A: Most studies of immigrant women focus on laborers, especially laborers from Latin America. This skewed research focus shapes a false impression that immigrant women are poor and uneducated. By studying middle-class immigrant women, my research contributes to the literature in a very important way because most of my findings differ significantly from other studies based on laborers’ experiences. It complicates and enhances scholarly understanding of gender and immigration, which excites me. As a sociologist, I strongly believe that the best research should be able to uncover complexities of society and human behavior, rather than simplifying the rich complexities of reality.
Q: How is your work applied to solving real-world problems?
A: I coin the concept "housewifelization" in this book to describe a major effect of immigration on highly educated women that initiates a series of soul-searching, meaning-making processes in their immigrant lives. While many previous studies report that immigration emancipates women, my study finds otherwise. I argue that immigration "housewifelizes" highly educated women. Because of the restrictions of their dependent visa, many married career women become housewives. This limits their life options to fully use their skills and talents.
Moreover, I document how the women overcome various obstacles to find new opportunities for themselves and develop new senses of self as they rebuild their lives in the host society. My research shows that when facing difficulties and pain in life, resilience is often built and cultivated when we keep pressing forward with positivity, hope and creativity. This is a life lesson we can take away from these women’s stories in my book.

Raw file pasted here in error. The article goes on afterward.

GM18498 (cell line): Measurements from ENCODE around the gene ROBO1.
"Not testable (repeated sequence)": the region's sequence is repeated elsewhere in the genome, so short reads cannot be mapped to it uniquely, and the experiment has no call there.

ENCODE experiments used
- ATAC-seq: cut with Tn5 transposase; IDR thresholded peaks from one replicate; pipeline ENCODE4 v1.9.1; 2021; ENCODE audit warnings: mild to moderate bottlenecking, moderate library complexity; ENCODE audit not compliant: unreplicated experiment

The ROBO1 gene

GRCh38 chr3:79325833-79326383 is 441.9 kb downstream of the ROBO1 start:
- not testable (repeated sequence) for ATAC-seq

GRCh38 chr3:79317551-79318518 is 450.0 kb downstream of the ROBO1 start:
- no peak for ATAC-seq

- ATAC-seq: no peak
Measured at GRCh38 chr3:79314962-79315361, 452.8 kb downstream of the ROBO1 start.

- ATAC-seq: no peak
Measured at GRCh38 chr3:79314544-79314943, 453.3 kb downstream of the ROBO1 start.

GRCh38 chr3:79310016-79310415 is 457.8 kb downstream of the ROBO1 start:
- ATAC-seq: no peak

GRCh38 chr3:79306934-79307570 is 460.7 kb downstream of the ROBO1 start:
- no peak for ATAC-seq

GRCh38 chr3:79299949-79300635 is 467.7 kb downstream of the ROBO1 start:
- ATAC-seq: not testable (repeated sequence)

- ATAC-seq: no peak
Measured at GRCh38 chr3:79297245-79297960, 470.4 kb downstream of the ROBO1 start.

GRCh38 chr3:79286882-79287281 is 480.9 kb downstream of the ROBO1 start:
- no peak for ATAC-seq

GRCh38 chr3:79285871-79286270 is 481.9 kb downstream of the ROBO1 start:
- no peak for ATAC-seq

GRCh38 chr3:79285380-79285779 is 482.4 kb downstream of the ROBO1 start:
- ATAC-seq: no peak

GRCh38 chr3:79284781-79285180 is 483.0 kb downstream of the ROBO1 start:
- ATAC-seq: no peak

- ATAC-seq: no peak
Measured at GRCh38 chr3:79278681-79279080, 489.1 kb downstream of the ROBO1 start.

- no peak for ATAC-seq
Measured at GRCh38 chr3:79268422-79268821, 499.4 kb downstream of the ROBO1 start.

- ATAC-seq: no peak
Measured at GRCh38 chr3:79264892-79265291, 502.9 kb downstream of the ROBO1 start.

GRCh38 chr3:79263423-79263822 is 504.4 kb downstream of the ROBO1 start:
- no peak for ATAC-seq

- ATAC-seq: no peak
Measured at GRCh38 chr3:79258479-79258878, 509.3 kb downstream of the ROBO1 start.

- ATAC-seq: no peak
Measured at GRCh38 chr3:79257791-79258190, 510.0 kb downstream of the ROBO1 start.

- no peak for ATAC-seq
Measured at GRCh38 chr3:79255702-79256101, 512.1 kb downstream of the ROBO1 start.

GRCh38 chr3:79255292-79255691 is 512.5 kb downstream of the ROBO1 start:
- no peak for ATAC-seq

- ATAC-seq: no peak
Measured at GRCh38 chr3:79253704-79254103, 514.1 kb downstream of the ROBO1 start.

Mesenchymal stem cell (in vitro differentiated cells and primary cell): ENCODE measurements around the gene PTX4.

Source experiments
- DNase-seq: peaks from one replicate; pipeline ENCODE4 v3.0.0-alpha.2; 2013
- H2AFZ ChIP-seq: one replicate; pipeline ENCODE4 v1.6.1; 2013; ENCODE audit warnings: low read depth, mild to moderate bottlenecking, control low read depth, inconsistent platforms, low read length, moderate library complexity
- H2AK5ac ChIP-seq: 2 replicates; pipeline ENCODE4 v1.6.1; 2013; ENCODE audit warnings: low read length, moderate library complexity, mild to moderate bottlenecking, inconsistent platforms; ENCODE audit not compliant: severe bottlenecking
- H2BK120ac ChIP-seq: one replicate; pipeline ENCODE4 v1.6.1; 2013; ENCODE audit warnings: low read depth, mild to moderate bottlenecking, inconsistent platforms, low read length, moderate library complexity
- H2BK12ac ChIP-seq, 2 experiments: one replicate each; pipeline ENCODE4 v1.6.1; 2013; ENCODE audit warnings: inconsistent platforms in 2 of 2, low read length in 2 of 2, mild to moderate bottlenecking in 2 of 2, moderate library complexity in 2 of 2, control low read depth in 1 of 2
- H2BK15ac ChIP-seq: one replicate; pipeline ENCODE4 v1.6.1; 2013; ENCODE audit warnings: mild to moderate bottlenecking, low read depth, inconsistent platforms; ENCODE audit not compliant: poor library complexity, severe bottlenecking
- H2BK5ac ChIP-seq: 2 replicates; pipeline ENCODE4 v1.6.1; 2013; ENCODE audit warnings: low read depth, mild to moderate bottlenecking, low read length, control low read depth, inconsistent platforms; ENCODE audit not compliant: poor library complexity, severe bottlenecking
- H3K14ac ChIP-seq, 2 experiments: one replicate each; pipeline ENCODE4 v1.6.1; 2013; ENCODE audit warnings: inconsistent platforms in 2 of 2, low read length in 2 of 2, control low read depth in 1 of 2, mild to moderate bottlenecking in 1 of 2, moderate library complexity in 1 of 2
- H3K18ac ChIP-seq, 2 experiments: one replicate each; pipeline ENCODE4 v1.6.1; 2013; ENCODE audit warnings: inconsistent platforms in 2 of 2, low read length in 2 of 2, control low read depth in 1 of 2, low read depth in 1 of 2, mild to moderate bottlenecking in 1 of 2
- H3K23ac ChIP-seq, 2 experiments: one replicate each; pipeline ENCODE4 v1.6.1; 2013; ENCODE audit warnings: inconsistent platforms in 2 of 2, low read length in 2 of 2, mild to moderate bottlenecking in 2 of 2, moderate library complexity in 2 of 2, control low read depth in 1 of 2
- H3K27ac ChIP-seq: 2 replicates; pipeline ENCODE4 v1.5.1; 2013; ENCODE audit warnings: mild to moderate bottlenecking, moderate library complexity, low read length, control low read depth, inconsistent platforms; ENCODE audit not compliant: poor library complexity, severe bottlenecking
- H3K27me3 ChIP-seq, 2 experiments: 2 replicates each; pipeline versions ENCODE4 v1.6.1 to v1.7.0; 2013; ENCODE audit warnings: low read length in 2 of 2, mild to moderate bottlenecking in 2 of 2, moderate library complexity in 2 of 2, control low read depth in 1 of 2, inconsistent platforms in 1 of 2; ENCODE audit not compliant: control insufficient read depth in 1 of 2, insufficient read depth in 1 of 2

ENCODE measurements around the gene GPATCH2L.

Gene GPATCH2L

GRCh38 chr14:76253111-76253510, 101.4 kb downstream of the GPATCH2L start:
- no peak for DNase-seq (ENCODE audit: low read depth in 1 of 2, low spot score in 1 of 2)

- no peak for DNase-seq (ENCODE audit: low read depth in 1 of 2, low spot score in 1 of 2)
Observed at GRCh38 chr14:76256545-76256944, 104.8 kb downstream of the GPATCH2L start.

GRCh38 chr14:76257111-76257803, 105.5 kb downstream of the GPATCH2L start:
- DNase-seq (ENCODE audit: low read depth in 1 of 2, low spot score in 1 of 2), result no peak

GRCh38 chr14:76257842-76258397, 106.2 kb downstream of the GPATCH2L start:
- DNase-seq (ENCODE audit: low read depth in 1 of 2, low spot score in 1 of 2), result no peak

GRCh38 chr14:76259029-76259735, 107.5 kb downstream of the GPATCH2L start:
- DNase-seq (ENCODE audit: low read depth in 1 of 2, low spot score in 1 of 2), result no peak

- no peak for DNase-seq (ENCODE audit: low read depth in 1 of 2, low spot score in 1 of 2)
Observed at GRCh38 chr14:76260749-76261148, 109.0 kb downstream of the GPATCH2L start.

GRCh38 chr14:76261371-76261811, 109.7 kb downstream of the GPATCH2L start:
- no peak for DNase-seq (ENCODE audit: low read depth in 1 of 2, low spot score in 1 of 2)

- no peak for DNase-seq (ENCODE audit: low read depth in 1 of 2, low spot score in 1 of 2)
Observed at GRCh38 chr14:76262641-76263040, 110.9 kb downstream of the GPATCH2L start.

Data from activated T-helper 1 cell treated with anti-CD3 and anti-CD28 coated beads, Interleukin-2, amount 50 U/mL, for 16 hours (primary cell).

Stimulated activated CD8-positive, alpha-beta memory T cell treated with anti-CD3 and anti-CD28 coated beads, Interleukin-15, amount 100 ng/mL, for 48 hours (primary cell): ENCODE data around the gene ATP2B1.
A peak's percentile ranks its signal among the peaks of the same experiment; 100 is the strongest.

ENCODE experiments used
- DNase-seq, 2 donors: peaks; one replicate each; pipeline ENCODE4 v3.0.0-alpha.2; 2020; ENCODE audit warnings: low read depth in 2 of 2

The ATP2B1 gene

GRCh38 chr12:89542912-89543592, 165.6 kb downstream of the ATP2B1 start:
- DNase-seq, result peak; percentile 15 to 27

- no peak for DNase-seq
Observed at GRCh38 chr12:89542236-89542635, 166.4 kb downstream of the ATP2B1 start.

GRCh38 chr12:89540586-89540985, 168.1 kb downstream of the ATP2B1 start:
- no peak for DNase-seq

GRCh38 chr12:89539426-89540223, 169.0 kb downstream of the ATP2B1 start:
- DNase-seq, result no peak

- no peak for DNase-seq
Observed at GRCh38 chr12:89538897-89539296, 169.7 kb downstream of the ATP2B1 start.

Q: Do you involve students in your research activities?
A: I involve students in research as much as possible because it is a valuable opportunity for students to see and learn how research is done. This is what we call “getting hands dirty in the field,” which is crucial for developing good scholarship. I began my research involvement when I was a student, recording and transcribing interviews and compiling archives for professors. This experience has helped me establish a strong foundation for empirical research. I learned how to make keen observations with cultural sensitivity in the field and how to make good judgments in choosing research directions. Therefore, I always involve students in research and train them as I was trained.
Q: Do you plan to continue research in this area in the future? If so, what are your plans?
A: I have written two books and numerous articles about Taiwanese immigrants, so I decided to take a different direction about two years ago.
Since the summer of 2015, I have frequently traveled to Battle Creek to conduct ethnography and interviews in the Burmese refugee community. This project seeks to explore how a new ethnic group, Burmese Christian refugees, changes the social dynamics, economic development, job markets, and culture of Battle Creek. It documents Burmese Christian refugees’ paradoxical lived experiences in changing from an oppressed religious minority in Burma/Myanmar (a country with a Buddhist majority and controlled by the military) to a religious majority but a racial minority in the United States.
I have begun to work on a book manuscript based on this project, tentatively titled “From Religious Minority to Racial Minority: Burmese Christian Refugees in Battle Creek, Michigan.” I will be working on this book for the next few years.